The food manufacturing industry is being hit for six. Premier Foods had a torrid week - its share price plummeted 9% last Friday to 109p, prompting the City to question its financial strength as the price of raw material, including wheat, hit record highs.

Even after reassuring the market that it wouldn't be issuing shares to raise cash and was in no danger of defaulting on bank loans, speculation continued. If Premier Foods cuts its dividend next month as feared, it won't be the only one forced to take desperate measures, experts warn.

The pressures are mounting. Factory-gate inflation soared to a 16-year high this week - UK manufacturing output price inflation reached 5.7% in January, while input price inflation hit 19%.

Suppliers are looking to their retail partners for relief, which is unlikely to be forthcoming. Tesco, Asda, Sainsbury's and Morrisons are embroiled in a price war, eager to provide the cheapest weekly shop to consumers hit by rising energy and mortgage costs. As we reported last week, they're not exactly amenable to supplier requests for higher payments.

Indeed, Asda chief executive Andy Bond summed up the retailers' stance when he warned suppliers to "do their own restructuring" to stop price increases being passed on.

Some suppliers are just sitting tight, believing the squeeze is temporary. Asked about the supermarkets' refusal to accept higher prices, the CEO of one major UK supplier, says: "It is a negotiation stance. The stance won't last."

He's kidding himself, says Tim Kershaw, MD of food supply chain consultancy Libra Europe. The manufacturers have ignored the bigger picture, he says.

"There are profit warnings in the pipeline because companies have no more margin left to absorb," says Kershaw. "Commodity-driven companies with no export market are in trouble. This is not another six-month price war created by the supermarkets. Food costs are being driven by the Chinese import market. Suppliers should have kept an eye on the global economy."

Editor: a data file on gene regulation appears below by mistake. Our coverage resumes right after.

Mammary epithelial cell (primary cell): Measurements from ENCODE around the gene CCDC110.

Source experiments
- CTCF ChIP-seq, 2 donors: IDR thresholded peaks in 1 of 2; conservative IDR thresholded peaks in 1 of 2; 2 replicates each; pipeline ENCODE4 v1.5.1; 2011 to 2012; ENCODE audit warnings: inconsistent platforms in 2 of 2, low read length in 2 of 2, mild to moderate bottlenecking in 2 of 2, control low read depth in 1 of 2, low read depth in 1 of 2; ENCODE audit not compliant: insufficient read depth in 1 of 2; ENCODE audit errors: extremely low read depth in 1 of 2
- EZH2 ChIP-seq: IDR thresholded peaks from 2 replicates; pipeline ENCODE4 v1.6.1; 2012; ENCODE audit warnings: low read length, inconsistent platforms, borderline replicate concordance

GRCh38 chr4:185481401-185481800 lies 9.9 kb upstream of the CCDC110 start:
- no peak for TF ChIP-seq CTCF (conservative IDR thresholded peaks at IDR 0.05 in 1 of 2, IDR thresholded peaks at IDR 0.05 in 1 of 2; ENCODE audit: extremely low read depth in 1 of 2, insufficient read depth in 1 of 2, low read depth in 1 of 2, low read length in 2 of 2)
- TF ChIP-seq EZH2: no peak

Dairy and meat producers have been able to get price rises through because of the rising global market for their products, he says. "But the likes of Premier hasn't got that bargaining tool. It can't sell ready meals and chilled goods to China like dairy producers can."

Manufacturers have to streamline operations and cut costs, says Kershaw, but even then there will be casualties. "Cost control must become sparser in what is an inefficient industry. Those with no ability to pay higher prices will go to the wall."

It is not that the manufacturers didn't see it coming. CEO Robert Schofield was quoted last year as saying "food inflation is here to stay". And a spokesman for the company says scheduled closures of seven factories in 2008 and six warehouses are evidence Premier has begun rationalisation.

But the timing of Premier Foods' £1.6bn acquisition of Rank Hovis McDougall suggests the food industry wasn't as prepared as the spokesman suggests. The deal was announced on 4 December 2006 and completed in March 2007.

At the time Premier Foods planned to launch a range of cereals and other products under the Hovis brand, which is now causing so much angst. "Schofield probably didn't anticipate wheat prices doubling in one year," admits the Premier Foods spokesman, "but that doesn't mean the RHM deal was the wrong acquisition."

The road ahead for Premier and other manufacturers reliant on commodities such as wheat could be rocky. Shareholders are unlikely to be convinced of the benefits of cutting dividends. Offloading troublesome commodity-based brands isn't going to be easy, either. The only way forward, according to Kershaw, is clever cost-cutting, which could take two years for large companies to achieve.

Meanwhile, companies with large portfolios must get price rises through on any products possible, says Investec analyst Martin Deboo. "Companies owning heavily branded but infrequently purchased products, such as Premier's Branston Pickle, must sneak a few pence here and there on to those products."

If there is one bright spot for Premier Foods it is the strength of its brands, says Deboo. "Rival brands and own label will be as expensive if they use the same ingredients. Retailers will find it hard to delist the strong brands that drive sales."

Smaller manufacturers with lesser-known brands may not be so lucky.the perfect storm


The sum paid by Premier Foods to acquire RHM and with it, Hovis, in March 2007


The rise in international wheat prices this quarter compared with a year ago according to Morgan Stanley


The decline in the share price of Premier Foods since February 2007


The annual input price inflation in UK manufacturing - a record high